There are plenty of jobs that simply shouldn’t be automated.
They’re the kinds of tasks a computer run amok could escalate quickly from small folly to full-blown disaster. Think heart surgeon, teacher, airline pilot, or rocket scientist.
Lets add unemployment caseworker to that list.
The proof: The debacle caused by an algorithm Michigan policy makers put in place to make judgments about the validity of unemployment claims in the state.
State officials probably thought they were clever by calling the Michigan Integrated Data Automated System by the acronym MIDAS. They did, after all, plan to save the state mountains of cash by replacing about 400 state workers with the unemployment office version of HAL 9000.
Unfortunately, it seems everything that MIDAS computer system touched turned brown and smelly, not gold and precious.
Michigan Unemployment Insurance officials watched fraud determinations triple from the moment they flipped the switch to start feeding unemployment claims through their new gizmo.
Seems like such a spike in should’ve elicited a second or third look from the department’s overseers. Such a spike would be a strong indicator of one of two things: either the previous workforce at the department was so ineffective it missed the majority of fraudulent filings; or there was something gravely wrong with the department’s new robot judge.
In 2017, an internal probe found the automated system put in place by Gov. Rick Snyder’s administration had incorrectly claimed fraud in 93 percent of about 21,000 filings made by out of work Michiganders during a 22-month period.
We can’t be sure, but a simple human review of those fraud accusations probably would’ve averted debacle.
But thousands of Michigan workers say the damage exacted by the state’s malfunctioning computer extended far beyond a simple denied unemployment claim or two. Droves of our neighbors, through a mountain of legal filings, have recounted horrific experiences they say cascaded into their lives after MIDAS’ touch.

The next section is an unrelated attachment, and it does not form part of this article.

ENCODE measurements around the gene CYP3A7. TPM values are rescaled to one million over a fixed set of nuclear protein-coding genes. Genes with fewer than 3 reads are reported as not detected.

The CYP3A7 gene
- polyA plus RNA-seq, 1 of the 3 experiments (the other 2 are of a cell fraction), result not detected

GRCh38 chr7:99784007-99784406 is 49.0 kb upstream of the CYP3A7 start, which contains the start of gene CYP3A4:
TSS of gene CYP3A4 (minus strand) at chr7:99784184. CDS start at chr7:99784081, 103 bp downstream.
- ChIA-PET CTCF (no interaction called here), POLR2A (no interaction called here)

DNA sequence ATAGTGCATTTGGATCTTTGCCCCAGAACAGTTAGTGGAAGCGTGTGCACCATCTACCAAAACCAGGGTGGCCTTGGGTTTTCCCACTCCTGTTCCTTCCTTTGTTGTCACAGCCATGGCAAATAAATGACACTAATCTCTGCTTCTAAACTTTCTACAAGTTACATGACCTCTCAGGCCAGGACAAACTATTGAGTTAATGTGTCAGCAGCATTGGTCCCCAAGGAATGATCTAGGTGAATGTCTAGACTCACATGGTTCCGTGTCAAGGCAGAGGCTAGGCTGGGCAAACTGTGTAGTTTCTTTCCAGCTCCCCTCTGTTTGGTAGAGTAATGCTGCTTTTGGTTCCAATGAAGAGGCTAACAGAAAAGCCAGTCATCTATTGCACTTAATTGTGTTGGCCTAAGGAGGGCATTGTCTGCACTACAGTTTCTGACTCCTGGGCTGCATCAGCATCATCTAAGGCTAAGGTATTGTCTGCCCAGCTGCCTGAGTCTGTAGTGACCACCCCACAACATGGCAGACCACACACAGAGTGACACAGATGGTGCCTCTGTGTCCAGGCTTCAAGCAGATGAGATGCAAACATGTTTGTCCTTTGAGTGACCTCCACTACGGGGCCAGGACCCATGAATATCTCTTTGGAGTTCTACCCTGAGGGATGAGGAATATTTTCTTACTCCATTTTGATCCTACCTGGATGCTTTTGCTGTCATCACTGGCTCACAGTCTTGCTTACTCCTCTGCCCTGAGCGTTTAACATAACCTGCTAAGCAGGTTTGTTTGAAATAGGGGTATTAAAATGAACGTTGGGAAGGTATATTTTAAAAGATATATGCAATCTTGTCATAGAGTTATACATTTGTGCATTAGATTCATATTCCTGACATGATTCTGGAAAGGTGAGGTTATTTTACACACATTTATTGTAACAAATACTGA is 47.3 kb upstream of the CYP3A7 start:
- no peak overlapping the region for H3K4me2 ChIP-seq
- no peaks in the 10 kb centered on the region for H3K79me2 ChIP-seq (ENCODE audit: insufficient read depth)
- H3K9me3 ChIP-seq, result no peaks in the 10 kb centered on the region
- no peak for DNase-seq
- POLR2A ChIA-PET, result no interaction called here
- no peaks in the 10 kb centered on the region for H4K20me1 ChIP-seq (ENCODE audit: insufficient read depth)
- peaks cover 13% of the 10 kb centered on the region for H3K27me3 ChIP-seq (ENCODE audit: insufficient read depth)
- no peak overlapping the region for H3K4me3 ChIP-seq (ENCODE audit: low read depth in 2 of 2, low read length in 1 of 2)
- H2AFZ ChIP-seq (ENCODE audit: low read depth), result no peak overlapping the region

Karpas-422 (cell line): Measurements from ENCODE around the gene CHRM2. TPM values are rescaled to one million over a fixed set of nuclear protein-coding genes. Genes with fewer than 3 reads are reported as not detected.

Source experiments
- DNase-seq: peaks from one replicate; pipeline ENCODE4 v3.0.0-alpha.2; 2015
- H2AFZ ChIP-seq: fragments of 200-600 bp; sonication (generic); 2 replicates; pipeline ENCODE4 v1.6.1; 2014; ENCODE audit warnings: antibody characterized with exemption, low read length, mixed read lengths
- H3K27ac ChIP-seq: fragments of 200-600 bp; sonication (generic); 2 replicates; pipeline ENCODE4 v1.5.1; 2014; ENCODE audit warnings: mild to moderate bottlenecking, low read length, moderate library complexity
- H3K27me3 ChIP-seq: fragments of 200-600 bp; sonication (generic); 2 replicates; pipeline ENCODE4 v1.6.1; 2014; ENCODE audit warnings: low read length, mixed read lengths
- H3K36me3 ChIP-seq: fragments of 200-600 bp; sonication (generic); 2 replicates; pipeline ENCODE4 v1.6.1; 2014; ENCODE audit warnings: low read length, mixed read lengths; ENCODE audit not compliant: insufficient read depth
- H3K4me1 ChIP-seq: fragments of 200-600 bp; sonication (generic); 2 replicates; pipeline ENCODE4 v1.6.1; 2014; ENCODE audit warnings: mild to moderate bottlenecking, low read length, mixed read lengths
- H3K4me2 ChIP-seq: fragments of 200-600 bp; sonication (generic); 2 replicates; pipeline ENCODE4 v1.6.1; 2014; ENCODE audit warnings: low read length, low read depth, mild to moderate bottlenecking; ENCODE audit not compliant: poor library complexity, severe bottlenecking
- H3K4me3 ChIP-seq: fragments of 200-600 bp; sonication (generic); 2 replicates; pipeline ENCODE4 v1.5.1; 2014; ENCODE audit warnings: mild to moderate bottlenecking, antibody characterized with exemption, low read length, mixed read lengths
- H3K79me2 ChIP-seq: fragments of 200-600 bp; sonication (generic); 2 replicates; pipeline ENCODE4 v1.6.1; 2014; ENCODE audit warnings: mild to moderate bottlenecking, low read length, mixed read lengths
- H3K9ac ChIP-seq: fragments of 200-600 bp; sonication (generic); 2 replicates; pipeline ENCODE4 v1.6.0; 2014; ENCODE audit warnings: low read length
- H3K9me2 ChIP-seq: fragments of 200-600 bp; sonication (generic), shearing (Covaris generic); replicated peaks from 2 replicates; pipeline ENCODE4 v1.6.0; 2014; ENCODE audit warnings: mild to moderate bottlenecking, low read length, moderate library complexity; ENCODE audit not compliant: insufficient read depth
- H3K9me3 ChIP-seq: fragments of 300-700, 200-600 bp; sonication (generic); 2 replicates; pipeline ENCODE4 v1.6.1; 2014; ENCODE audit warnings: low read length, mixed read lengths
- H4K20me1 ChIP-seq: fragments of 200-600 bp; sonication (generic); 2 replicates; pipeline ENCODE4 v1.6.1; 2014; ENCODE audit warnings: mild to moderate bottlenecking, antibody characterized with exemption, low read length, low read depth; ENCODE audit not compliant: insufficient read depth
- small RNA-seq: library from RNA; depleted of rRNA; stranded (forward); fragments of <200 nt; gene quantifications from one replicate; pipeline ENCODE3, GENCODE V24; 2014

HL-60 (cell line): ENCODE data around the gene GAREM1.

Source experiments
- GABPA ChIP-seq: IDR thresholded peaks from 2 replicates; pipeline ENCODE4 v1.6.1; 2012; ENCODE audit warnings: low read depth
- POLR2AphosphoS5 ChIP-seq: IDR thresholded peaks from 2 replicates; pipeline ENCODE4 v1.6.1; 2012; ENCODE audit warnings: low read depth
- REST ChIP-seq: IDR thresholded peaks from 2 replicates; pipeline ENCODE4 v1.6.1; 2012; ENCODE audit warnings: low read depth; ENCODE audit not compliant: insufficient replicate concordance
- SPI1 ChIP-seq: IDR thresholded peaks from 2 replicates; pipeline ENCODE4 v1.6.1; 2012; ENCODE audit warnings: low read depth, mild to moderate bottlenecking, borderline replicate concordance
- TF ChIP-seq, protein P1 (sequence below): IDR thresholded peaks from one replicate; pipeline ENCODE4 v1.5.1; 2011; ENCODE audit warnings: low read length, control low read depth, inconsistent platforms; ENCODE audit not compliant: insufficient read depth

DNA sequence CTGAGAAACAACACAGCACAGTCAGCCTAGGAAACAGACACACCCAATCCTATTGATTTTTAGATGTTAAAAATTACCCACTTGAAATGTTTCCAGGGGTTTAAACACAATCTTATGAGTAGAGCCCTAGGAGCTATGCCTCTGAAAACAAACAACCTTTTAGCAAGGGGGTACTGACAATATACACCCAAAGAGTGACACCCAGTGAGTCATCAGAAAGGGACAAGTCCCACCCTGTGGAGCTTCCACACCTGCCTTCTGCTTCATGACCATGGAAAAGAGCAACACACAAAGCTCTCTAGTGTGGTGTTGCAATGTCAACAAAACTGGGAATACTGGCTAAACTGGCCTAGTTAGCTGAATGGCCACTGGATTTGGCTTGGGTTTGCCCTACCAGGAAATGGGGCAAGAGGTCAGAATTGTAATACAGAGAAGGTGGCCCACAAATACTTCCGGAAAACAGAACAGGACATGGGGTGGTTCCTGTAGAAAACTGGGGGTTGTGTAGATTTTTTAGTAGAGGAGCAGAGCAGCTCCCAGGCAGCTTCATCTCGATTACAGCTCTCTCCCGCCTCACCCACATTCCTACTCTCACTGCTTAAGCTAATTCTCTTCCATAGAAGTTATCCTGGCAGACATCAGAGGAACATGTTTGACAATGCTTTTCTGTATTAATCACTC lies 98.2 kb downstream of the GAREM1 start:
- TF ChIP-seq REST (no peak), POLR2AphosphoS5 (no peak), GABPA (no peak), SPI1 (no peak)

Many say the system inflicted massive damage on their lives at a moment when they were financially vulnerable and had few resources to fight the illegitimate accusations. Some claim they learned of the state’s fraud accusations only after their wages were garnished. Others simply didn’t receive the support payments to which they were entitled, money that for many would help pay mortgages and feed their families.
Now, thanks to a Michigan Court of Appeals ruling last week, lawsuits brought on behalf of thousands of those workers who were targeted by false fraud accusations can proceed. The case previously bounced between the appeals court and the Michigan Supreme Court, but the latest determination states workers who were incorrectly ensnared by MIDAS have the right to collect damages for state actions the appellate judges characterized as “egregious” and “disturbing.”
We don’t often cheer for more lawsuits in our increasingly litigious society, particularly ones that will elicit payouts from state coffers, but this is an instance we applaud.
Nobody wants to see fraudsters bilk our state’s unemployment insurance system, but we also should be able to trust that safety net for which we all pay will be there when we need it. And we certainly shouldn’t expect that net to be used drown our neighbors during vulnerable periods in their lives.
Hopefully, those who sustained damage inflicted by MIDAS will take the agency responsible to the cleaners, and maybe in doing so, wipe clean the systemic dysfunction that allowed it to occur.
Some jobs simply shouldn’t be replaced by computers, especially the ones that require a little compassion.